Barbara Walters : Hillary Doesn’t Want to Run in 2016
by Todd Jackson
While interviewing with Barbara Walters, Secretary of State Hillary Clinton stated that she is “exhausted” and doesn’t want to run for President in the 2016 election. This comes despite speculation that has grown to the point of being a general assumption that she will throw her hat in the ring.
Clinton suggested that she might prefer to explore philanthropic or academic interests – after taking some time simply to relax.
I just want to see what else is out there. I’ve been doing this incredibly important and satisfying work in Washington as I say for 20 years. I want to get out and spend some time looking at what else I can do to contribute.
This will not end speculation about Clinton’s intentions, nor efforts to convince her to change her mind. Both Democrats and Republicans understand that Clinton would be a formidable candidate, and indeed the presumptive Democratic front-runner, should she choose to run.
If she does not run, she would join a small roster of candidates presumed to be front-runners. Her husband, ex-President Bill Clinton, was himself a little-known Governor of Arkansas who benefited from a field of challengers that did not include several potential candidates with higher profiles, including New York Governor Mario Cuomo. Ironically, Secretary of State Clinton’s decision, should it hold, would make Mario Cuomo’s son, current Governor Andrew Cuomo, one of the front-runners for the Democratic nomination in 2016.
A New York Senator from 2001 to 2009, Hillary Clinton ran for President in 2008, and was nearly as favored to win the Democratic nomination, and indeed the Presidency, as she would be favored in 2016. In the 2008 campaign she was defeated by Illinois Senator Barack Obama, who was even less well-known than her husband Bill Clinton had been in 1992. Despite a campaign wracked with bitterness, Clinton and Obama reconciled after Obama’s victory, and Obama selected Clinton to serve as his Secretary of State. Secretary Clinton, now the most-traveled Secretary in American history, would bring a far more impressive resume to a 2016 candidacy than she brought to 2008. In 2008 she was still known primarily as having been Bill Clinton’s First Lady – a somewhat unfair judgement even then, as she was all but a Cabinet officer during the Clinton Administration, with primary responsibility for that Administration’s admittedly unsuccessful healthcare initiative.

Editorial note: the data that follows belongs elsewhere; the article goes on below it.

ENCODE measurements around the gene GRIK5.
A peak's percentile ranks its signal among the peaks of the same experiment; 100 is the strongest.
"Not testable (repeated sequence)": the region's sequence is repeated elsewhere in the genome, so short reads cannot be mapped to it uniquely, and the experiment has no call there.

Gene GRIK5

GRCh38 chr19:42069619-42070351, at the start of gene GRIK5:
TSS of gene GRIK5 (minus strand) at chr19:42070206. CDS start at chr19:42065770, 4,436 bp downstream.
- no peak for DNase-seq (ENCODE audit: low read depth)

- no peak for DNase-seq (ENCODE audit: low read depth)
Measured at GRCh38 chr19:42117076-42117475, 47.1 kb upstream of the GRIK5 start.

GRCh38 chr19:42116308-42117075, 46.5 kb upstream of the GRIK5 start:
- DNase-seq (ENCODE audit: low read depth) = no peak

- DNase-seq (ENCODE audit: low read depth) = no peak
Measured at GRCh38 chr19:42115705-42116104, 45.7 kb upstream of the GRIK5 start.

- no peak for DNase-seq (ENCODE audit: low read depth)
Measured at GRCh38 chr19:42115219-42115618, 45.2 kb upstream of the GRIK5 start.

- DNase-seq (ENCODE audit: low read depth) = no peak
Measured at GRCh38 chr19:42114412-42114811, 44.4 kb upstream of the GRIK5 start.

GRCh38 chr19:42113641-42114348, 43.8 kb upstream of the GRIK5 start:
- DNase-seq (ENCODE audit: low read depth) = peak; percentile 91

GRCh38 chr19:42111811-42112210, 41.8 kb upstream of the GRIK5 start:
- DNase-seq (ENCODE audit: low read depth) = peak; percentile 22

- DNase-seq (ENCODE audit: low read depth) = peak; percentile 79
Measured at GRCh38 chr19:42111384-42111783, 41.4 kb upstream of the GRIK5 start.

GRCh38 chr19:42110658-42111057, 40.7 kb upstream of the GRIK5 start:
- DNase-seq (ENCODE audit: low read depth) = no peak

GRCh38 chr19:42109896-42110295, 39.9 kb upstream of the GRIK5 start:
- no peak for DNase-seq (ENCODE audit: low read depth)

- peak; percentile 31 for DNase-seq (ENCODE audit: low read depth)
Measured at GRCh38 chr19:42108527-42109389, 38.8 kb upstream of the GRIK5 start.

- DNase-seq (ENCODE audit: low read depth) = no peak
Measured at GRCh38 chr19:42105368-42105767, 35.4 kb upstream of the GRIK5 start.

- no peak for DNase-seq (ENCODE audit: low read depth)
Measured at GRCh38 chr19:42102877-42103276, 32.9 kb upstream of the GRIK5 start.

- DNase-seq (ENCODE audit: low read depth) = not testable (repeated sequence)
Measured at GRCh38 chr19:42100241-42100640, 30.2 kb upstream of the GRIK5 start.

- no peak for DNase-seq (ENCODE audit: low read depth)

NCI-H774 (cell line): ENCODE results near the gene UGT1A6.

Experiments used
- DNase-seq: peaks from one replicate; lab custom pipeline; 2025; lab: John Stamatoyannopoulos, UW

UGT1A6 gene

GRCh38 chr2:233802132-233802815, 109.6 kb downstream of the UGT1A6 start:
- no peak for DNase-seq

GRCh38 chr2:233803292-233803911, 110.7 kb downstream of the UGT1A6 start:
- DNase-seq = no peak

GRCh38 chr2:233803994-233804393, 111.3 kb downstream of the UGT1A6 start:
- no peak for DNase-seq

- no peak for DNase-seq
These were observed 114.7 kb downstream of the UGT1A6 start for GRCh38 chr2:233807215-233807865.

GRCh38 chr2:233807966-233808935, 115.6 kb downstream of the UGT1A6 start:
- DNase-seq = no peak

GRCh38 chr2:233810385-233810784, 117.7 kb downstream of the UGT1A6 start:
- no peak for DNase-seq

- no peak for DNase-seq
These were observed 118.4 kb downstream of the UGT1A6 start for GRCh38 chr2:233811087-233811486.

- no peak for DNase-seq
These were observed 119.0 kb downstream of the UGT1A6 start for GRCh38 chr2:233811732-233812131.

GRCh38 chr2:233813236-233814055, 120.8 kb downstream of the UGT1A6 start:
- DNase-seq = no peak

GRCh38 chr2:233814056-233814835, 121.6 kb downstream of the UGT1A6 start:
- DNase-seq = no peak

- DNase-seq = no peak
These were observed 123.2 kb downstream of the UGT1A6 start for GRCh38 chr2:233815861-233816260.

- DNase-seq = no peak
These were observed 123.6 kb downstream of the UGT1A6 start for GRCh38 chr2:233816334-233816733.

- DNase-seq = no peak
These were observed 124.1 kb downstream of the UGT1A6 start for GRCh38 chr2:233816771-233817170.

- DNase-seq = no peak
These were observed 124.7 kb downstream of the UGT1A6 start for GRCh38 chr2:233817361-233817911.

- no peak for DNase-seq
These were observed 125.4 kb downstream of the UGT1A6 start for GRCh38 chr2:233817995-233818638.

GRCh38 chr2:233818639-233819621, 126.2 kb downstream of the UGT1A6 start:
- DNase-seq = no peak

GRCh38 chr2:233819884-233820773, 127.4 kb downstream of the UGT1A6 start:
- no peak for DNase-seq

There is some controversy surrounding the end of Clinton’s term as Secretary of State, all of it surrounding the Benghazi, Libya tragedy in which, on September 11, Ambassador Christopher Stevens, U.S. Foreign Service Information Management Officer Sean Smith, and embassy security officers Glen Doherty and Tyrone Woods were killed during an Islamist attack. It was later discovered that Stevens had frequently requested additional security, as the embassy outpost had come under attack in the past. Several other Western nations had in fact withdrawn their Embassies because of precisely such security concerns.
The Administration response to the Benghazi attack was widely criticized for offering inaccurate rationales for the attack and concealing important information. Secretary Clinton said, on September 26, that the attack might be linked to the Al-Qaeda in the Islamic Maghreb terrorist organization, and that the “buck stopped” with her as Secretary of State. This launched speculation that she was attempting to deflect the attention from President Obama, who was then engaged in – some would say preoccupied by – campaigning against Republican challenger Mitt Romney.
Should Clinton change her mind, run for office, and win, she would become the first woman to serve as President. Should she not run in 2016, she would be 74 years on Election Day 2020.